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The Fabulous Baker Boys
★★★★☆
First run Seenmorethanonce Theater cinema Screening room Tv laptop

Early in '89, Steven Soderbergh was lauded for writing and directing the wonderful sex, lies, and videotape—the industry-changing indie that seemed wise beyond its twenty-five-year-old author's years. A few months later in that same year another young writer/director, twenty-nine-year-old Steve Kloves, delivered a debut feature that seemed almost as insightful about the intricate neuroses of adult relationships but made within the context of a major studio genre picture. The Fabulous Baker Boys is a wonderful throwback to classic Hollywood melodramas of the ‘40s and ‘50s when movies stars really were STARS. It tells the well-worn tale of two longtime male collaborators whose relationship is threatened when they decide to bring in a female partner—inevitably leading to one of them falling in love with her, which opens up long-buried conflicts between the original team. But rather then coming off like a frustrating barrage of bad clichés, Kloves’ movie feels like coming home and slipping into your warm, comfortable, familiar bed after months of being on the road.

Jeff and Beau Bridges star as two brothers who make their living as a piano duo playing standards in cocktail lounges. Their act is getting so stale they decide to bring on a female vocalist to shake things up a bit. The Baker Boys get their wish when they cross paths with a gorgeous but cynical singer with an untrained but highly original style. The addition of Susie Diamond, played by the magnificent Michelle Pfeiffer, enables their act to live up to its moniker.

The relationship between the two brothers feels intriguingly authentic, even though Jeff Bridges’ jaded, self-destructive character plays against the affable screen presence audiences mostly know him for. We can’t help but wonder how much truth there might be to the simmering rivalry between these two actors. As the more practical and responsible older brother who must deal with an indolent younger sibling who is far more attractive and exciting, Beau Bridges brings warmth and humor to his performance as the put-upon, de facto leader of the band. But he’s outshined by his little brother Jeff who does practically nothing for the first half of this picture except pretend to play piano, smoke cigarettes, look disenchanted, and ooze sex appeal. This film solidified Jeff Bridges as the kind of movie star we’ve rarely seen since the studio system collapsed. He has a Humphrey Bogart quality to him that makes us want to watch him no matter what he’s doing—and he makes smoking look sexier than any actor since Bogie. Jeff Bridges would, of course, go on to many more challenging and memorable roles, but for Beau and Michelle Pfeiffer, this picture represents a peek. The wonderful Pfeiffer would go on to appear in several significant films over the following decades but none that showcased her the way this one does.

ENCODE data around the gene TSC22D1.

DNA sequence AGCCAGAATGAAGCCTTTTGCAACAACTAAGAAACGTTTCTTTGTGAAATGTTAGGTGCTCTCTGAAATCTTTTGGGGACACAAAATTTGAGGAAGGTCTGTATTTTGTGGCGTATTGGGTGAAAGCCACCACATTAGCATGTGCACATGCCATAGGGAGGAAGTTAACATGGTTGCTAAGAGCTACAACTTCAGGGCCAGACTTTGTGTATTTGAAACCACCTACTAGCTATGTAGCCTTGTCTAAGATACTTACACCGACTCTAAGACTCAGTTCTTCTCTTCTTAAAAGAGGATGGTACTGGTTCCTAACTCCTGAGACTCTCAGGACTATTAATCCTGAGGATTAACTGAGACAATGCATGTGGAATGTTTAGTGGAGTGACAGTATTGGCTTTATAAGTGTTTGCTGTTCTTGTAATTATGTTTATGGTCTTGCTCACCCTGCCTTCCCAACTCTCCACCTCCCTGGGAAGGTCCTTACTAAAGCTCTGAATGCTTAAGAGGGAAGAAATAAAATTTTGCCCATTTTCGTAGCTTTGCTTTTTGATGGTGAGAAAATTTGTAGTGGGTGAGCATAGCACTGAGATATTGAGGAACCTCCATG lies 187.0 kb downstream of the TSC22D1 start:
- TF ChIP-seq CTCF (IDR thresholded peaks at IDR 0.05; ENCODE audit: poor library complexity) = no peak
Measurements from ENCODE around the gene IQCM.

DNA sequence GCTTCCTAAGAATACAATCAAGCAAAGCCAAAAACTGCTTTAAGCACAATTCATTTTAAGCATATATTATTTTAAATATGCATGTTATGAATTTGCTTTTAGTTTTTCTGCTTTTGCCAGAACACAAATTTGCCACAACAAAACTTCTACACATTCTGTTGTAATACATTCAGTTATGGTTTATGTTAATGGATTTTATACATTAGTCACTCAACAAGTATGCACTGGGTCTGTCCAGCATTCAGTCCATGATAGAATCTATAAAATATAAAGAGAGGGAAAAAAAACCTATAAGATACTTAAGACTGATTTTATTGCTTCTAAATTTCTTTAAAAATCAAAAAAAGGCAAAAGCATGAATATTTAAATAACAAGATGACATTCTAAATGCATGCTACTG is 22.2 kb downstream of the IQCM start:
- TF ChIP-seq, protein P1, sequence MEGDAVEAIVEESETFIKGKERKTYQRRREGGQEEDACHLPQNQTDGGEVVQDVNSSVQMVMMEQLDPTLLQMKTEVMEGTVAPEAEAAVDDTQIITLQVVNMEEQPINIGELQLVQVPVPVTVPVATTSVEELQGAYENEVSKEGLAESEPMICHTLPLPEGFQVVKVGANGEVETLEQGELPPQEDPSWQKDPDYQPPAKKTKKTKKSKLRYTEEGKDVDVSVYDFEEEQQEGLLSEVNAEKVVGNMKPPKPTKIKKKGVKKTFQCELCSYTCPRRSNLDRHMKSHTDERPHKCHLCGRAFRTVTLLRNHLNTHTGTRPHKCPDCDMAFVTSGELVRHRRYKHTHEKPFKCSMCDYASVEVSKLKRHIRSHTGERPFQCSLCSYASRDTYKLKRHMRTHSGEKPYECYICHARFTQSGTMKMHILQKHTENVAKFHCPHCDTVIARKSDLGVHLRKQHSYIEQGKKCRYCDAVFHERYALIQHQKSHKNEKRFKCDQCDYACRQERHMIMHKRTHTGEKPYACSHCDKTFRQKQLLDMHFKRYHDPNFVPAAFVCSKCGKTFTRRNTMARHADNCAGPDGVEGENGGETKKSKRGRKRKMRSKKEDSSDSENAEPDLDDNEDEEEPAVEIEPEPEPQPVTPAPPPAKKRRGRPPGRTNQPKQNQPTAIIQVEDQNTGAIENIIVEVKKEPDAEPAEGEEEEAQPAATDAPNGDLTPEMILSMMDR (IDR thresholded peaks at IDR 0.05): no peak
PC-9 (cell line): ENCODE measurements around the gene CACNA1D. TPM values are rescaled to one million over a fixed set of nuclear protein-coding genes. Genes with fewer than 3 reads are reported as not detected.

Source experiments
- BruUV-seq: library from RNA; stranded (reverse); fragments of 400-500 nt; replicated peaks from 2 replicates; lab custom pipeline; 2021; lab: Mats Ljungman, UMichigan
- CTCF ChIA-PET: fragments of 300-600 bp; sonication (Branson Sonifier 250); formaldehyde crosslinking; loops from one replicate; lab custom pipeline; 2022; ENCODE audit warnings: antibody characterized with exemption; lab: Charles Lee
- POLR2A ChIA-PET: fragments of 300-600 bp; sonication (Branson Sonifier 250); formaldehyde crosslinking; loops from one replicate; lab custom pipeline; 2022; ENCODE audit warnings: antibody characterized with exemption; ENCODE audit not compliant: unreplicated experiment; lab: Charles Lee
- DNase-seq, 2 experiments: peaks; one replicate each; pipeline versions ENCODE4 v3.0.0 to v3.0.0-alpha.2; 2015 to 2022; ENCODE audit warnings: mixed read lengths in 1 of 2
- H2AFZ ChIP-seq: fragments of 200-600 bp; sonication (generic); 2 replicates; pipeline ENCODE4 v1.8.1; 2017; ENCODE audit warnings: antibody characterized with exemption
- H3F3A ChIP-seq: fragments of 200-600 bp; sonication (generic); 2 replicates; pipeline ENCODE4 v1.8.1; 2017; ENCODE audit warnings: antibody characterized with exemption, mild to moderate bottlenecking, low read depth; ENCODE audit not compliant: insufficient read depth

The effortlessly elegant Pfeiffer, who was riding a streak of fantastic ‘80s performances (Scarface, Ladyhawke, The Witches of Eastwick, Married to the Mob, Tequila Sunrise, and Dangerous Liaisons), is a revelation in this picture. She’d sung before, in Grease 2, but was never trained as a vocalist. She worked with a coach for a few months before production and became an impressive chanteuse in the days long before auto-tune enabled any actor to pull off credible singing in a movie. And she performs most of these songs without relying on elaborate string orchestrations to support her vocals—it’s mostly just her solo voice backed by the two pianos. The musical numbers in this picture are so much fun that even if you’re not a fan of this style of music—and the film goes out of its way to point out how cheesy or bland standards from "The Great American Songbook" can be when badly interpreted—you can’t help but thrill to these renditions. One of the year’s most recognizable images was from of Pfeiffer atop Jeff Bridges’ piano singing the then comically dated jazz standard "Makin' Whoopee” and transforming it into an authentically sexy number.

Twitter Capsule:
The combination of Pfeiffer and the Bridges Brothers helps make Kloves' wonderful throwback to classic Hollywood melodrama sing. Smart, stylish, and sexy, it breathes new life into a familiar formula the way Pfeiffer's chanteuse reinvigorates the tired standards of a sibling piano duo.

Directed by Steve Kloves
Produced by Paula Weinstein and Mark Rosenberg

Written by Steve Kloves

With: Jeff Bridges, Michelle Pfeiffer, Beau Bridges, Albert Hall, and Jennifer Tilly

Cinematography: Michael Ballhaus
Editing: William Steinkamp
Music: Dave Grusin

Runtime: 114 min
Release Date: 13 October 1989
Aspect Ratio: 1.85 : 1
Color